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European MPs push for right to repair rules

A smartphone should be as fixable as a refrigerator

The European Parliament has recommended better consumer product protection, asking that durable products be durable and repairable by independent workshops.

It's not a fait accompli for the right to repair: it's up to member states and the European Commission to put the recommendations into effect.

At a plenary session in Strasbourg, the parliament said “tangible goods and software should be easier to repair and update, and made a plea to tackle built-in obsolescence and make spare parts affordable”.

Some elements of their complaint, which they say is backed by citizen surveys, will be all-too-familiar with The Register's readers: batteries glued in place, and LEDs that likewise can't be replaced.

There's also the issue of spare parts, which are either exorbitantly expensive, or pulled from the shelves while a product is still usable. Spares, the recommendation says, “should be available at a price commensurate with the nature and life-time of the product”.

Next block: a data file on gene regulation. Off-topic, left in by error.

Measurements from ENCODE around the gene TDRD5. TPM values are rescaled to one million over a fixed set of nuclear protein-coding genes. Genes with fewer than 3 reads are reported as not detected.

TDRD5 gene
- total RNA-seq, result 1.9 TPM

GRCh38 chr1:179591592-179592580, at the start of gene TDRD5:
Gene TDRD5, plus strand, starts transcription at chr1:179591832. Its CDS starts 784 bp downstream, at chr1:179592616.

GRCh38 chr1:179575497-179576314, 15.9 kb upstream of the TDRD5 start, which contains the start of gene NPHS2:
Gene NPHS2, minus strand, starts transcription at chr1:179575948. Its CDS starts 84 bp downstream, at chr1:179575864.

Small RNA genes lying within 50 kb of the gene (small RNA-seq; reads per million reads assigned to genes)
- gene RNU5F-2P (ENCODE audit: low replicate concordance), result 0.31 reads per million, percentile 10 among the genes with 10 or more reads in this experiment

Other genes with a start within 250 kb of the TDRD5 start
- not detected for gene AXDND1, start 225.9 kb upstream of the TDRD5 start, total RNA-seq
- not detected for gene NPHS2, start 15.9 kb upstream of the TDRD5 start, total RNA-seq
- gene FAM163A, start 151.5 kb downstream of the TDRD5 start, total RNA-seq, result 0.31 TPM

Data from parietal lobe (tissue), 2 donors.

The practice of bricking products if a “non-approved” repairer works on it should be “discouraged”, the MEPs decided.

Some kind of certification is also on the table: products should be tested to assess their planned obsolescence, and rated accordingly, possibly with a voluntary European label scheme indicating “durability, eco-design features, upgradeability in line with technical progress and reparability”.

Manufacturers would be discouraged from gaming the system with slow workshops: if a repair takes longer than a month, the MEPs say, that time should be added to the product's warranty period. ®

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